Birmingham Friends of the Earth campaigners will be in the City Centre this Saturday (11th December) inviting members of the public to take the 'Climate Challenge' and switch their electricity supplier to one that sources renewable energy, as a way of taking personal action to tackle global warming.
One thing that everyone can do to combat climate change is to encourage the growth of renewable energy. Many electricity companies offer a 'green' tariff, one that either uses renewable energy sources such as wind turbines, biomass, and solar or hydroelectric schemes, or that puts money into a fund that supports renewable energy developments.
As the latest round of international climate talks (COP10) began in Buenos Aires this week, new research revealed that scientists are more than 90 per cent confident that human influence at least doubled the risk of last year's European heat-wave.
Friends of the Earth warned the Government this week that unless immediate and sustained reductions in carbon dioxide emissions are delivered, Prime Minister Tony Blair's credibility in leading international efforts on climate change risks being severely undermined. Carbon dioxide emissions have not declined since Labour came to power in 1997.
Birmingham Friends of the Earth climate campaigner Rob Pilling said:
"This week will see national and international developments taking place on the climate change front, with climate talks in Buenos Aires and the UK Government's review of its Climate Change Programme. We all need to get behind politicians and business and support real action to combat global warming. One way we can all do this is by switching to a green electricity tariff."
Mr Pilling continued:
"Friends of the Earth recommends five tariffs offered by companies that only sell green electricity, or produce green electricity in a large percentage of the power stations they own. It's easy to switch: just call your chosen supplier, fill in an application form, and the switch to a cleaner, greener power source happens after the new supplier has read your meter."
For more information about the Climate Challenge and other ways in which you can take part, either as an individual or an organisation, call 0207 490 1555 or visit www.foe.co.uk/campaigns/climate/
 By law, all electricity suppliers must prove they have bought or generated the equivalent of 0.03 units (3%) of green electricity for every unit they sell. Green electricity tariffs achieve a much higher percentage.
Any domestic customer can switch to a green electricity tariff and every unit of green electricity generated comes with a certificate of proof that it is green. Some companies keep the certificates for the extra green electricity they have supplied to you while others sell the certificates to other electricity companies who then use them to meet their legal obligations. Keeping the certificates is the best option for the future of green electricity as certificates are limited in number and by retaining them companies are increasing demand, which encourages new development.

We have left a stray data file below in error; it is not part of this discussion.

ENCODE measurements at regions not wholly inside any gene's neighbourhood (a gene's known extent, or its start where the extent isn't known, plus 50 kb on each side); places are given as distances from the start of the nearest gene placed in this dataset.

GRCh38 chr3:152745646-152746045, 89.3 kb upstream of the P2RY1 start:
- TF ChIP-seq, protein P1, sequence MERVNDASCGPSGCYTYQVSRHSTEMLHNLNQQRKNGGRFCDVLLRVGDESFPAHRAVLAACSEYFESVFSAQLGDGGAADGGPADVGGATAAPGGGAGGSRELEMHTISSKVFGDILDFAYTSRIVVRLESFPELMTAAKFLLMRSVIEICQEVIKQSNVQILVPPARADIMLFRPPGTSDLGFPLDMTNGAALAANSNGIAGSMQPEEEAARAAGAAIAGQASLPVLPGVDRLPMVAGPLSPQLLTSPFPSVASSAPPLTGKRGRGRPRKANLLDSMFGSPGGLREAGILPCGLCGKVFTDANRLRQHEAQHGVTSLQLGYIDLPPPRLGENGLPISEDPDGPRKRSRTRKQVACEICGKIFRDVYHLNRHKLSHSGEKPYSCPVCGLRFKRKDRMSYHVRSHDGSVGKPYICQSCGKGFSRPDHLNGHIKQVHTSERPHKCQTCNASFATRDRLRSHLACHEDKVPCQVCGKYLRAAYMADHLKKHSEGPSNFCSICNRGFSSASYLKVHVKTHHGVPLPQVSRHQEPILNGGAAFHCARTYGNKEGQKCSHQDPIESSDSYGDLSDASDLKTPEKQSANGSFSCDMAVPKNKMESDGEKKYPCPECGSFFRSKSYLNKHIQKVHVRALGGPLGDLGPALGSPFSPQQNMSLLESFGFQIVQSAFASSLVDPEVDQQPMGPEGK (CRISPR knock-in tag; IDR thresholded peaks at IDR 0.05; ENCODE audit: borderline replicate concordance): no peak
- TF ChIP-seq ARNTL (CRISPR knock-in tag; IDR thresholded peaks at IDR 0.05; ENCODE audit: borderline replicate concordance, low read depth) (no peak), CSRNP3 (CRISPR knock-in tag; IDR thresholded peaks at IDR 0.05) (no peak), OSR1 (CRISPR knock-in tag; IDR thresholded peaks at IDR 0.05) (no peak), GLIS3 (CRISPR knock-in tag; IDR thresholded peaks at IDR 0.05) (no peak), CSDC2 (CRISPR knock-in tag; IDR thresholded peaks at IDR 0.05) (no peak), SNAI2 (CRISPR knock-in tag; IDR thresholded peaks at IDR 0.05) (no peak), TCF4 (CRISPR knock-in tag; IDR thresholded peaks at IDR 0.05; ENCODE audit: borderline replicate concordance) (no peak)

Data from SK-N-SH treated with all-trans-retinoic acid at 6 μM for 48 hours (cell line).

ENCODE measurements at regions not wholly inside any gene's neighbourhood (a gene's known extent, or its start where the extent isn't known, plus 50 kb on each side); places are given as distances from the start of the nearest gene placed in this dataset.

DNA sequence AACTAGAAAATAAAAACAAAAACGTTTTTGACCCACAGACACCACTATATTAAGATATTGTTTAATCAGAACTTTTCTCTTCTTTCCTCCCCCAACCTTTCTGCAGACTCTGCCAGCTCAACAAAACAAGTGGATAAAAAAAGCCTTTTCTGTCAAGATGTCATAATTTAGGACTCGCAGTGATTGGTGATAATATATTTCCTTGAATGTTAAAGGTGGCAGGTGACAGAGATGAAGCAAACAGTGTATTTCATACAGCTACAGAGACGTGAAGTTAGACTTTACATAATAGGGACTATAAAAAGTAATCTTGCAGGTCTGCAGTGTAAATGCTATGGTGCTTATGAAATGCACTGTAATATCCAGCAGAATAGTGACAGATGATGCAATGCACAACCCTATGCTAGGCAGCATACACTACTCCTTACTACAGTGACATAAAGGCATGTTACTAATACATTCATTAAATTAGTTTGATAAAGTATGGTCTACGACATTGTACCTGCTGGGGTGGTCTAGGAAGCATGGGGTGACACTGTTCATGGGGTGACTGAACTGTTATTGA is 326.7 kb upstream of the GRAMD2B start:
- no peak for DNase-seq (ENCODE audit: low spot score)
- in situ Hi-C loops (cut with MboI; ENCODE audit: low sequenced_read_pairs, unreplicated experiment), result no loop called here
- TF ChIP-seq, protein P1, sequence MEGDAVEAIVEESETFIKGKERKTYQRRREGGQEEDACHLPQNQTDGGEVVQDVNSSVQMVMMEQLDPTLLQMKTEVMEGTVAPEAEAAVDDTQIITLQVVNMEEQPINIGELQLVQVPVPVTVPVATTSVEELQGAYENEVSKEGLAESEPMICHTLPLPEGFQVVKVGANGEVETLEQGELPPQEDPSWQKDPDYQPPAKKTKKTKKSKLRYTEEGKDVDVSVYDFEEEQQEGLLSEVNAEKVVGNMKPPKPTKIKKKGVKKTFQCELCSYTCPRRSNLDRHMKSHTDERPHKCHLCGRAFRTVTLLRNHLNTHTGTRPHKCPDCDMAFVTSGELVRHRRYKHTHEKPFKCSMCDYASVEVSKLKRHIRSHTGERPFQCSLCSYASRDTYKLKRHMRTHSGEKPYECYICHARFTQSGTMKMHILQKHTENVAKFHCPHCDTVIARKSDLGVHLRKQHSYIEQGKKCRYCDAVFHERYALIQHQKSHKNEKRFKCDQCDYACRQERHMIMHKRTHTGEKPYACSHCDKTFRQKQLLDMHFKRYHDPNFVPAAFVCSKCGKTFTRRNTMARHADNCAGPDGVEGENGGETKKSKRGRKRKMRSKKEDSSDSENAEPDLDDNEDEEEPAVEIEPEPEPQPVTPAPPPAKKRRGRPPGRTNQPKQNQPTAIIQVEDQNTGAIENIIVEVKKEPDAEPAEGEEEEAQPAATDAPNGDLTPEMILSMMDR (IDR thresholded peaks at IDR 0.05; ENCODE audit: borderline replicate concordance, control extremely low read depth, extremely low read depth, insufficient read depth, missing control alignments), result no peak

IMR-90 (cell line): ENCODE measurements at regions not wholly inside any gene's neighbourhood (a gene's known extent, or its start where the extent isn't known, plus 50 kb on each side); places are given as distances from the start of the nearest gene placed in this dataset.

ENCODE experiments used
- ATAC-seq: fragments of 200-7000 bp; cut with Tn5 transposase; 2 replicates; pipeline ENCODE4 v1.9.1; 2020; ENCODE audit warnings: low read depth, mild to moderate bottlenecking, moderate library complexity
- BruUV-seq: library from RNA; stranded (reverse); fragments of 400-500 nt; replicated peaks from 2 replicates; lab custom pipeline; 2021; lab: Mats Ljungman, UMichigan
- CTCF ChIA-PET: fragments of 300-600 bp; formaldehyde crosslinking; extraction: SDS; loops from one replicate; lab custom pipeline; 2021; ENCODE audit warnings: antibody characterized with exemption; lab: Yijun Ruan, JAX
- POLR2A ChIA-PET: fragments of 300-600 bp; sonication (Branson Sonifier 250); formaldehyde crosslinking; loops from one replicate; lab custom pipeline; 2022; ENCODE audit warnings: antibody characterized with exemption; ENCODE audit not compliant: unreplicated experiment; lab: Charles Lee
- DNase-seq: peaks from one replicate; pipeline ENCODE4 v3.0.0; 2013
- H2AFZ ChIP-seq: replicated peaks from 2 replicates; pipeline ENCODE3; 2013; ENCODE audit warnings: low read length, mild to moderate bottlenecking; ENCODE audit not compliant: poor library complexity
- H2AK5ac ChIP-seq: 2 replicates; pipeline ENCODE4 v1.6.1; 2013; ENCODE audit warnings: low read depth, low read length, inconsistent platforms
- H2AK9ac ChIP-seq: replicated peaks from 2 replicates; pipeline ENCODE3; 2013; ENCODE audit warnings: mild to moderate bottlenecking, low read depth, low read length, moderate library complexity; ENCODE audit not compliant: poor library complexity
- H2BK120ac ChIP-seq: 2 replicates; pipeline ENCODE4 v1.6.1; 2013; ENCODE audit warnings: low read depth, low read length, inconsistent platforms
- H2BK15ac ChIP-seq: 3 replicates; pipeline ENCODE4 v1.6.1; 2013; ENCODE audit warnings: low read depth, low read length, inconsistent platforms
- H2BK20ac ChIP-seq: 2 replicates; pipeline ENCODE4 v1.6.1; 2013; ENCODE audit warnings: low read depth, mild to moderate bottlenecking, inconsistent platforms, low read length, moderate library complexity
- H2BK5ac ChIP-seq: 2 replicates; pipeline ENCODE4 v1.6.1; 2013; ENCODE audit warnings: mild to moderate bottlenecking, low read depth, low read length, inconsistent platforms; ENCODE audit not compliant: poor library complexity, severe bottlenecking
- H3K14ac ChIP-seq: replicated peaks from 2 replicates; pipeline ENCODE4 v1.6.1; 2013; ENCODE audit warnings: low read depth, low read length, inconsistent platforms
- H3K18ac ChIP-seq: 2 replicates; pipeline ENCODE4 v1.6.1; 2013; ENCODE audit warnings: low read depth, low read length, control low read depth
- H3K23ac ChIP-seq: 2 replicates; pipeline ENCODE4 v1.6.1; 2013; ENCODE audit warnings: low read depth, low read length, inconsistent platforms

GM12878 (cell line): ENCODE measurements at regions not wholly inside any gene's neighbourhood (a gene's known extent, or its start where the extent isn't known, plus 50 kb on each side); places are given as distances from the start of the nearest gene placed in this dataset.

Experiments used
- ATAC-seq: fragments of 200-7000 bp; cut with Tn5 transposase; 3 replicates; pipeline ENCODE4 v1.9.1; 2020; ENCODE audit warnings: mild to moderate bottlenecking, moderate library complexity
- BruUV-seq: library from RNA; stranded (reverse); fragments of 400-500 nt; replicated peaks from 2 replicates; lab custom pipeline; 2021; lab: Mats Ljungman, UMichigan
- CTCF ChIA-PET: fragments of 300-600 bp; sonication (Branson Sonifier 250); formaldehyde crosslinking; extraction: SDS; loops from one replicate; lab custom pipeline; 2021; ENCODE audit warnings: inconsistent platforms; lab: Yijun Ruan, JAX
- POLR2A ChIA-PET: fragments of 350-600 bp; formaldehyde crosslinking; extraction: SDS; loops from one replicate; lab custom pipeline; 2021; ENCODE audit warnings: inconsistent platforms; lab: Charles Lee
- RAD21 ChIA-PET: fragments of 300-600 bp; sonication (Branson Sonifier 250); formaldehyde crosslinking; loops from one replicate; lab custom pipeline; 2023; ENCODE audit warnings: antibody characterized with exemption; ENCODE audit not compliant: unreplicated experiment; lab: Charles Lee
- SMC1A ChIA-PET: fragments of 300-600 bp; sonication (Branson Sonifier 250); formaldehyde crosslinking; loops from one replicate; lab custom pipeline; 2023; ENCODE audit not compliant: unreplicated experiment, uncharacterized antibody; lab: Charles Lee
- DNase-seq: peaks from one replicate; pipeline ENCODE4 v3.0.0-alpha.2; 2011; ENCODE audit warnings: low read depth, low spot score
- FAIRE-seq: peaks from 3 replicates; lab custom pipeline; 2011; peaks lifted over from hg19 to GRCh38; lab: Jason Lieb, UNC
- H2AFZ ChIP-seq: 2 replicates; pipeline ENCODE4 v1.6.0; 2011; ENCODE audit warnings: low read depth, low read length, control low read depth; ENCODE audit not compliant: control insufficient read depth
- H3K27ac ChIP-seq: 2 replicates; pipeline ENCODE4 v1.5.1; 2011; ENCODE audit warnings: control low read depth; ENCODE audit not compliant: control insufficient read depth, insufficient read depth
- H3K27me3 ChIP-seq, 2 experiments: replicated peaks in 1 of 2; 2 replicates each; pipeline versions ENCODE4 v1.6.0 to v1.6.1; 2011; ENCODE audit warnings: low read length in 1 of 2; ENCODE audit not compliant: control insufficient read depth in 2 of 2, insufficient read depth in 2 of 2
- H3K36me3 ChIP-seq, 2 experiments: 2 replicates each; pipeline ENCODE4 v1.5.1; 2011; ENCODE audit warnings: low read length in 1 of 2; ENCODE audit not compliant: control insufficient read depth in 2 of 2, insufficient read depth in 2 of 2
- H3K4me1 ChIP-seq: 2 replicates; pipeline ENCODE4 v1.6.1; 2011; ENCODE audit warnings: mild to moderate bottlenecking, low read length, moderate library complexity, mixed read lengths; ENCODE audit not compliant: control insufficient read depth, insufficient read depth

The green electricity market is dynamic; companies change the tariffs they offer, and the companies themselves change names and ownership quite frequently. To keep up to date with these changes, Friends of the Earth have produced an on-line guide: www.foe.co.uk/campaigns/climate/press_for_change/choose_green_energy/index.html.
The guide is available as a printout: call 0207 566 1673 for a copy.
Since Friends of the Earth launched the guide a few years ago in a league table version, they have consistently recommended Unit[e]. Although this company is now called Good Energy, the tariff has not changed and is still recommended along with four other tariffs.
 'Human contribution to the European heat-wave of 2003', Stott, Stone and Allen, Nature 432, pp610-614 (2nd December 2004). Abstract available at www.nature.com
 The Government launched a public consultation on changes to its Climate Change Programme on Wednesday 8th December. A Government review of the Programme published on the same day revealed that:
- The UK will miss its target of a 20 per cent cut in carbon dioxide emissions by 2010 (from 1990 levels). Instead current policies are likely to lead to a reduction of around 14 per cent. Much of this saving is a result of the 'dash for gas' under the last Conservative Government.
- The UK is on target to meet its obligations under the Kyoto Protocol for reducing all greenhouse gases by 12.5 per cent below 1990 levels by 2008-2012. However, it is widely accepted that more substantial cuts are needed and that the Kyoto targets were the result of political wrangling rather than a scientific consensus about the level of reductions needed. Negotiations on deeper cuts under the Kyoto Protocol start in earnest in 2005.
To deliver the necessary cuts in carbon dioxide emissions the UK Government needs to address the following sectors:
- Clean up coal: Energy production from coal-fired power stations has increased since 2000, representing around a third of electricity production. The fastest measure for making significant reductions in carbon dioxide would be to phase-out these inefficient plants and replace them with cleaner sources (gas, renewable energy, bio-fuels and potentially new more efficient coal technologies).
- Energy efficiency: The commerce and domestic sector is responsible for a third of carbon dioxide emissions. The introduction by the Treasury of financial incentives to reduce energy consumption, alongside grant schemes for energy efficiency, could result in considerable savings.
- Transport: the recent Transport White Paper and Aviation White Paper both forecast growth in emissions from these sectors. Stronger incentives for buying fuel-efficient vehicles, support for the widespread introduction of bio-fuels and financial penalties for using gas guzzling cars and short-haul flights are needed to reduce emissions in these sectors.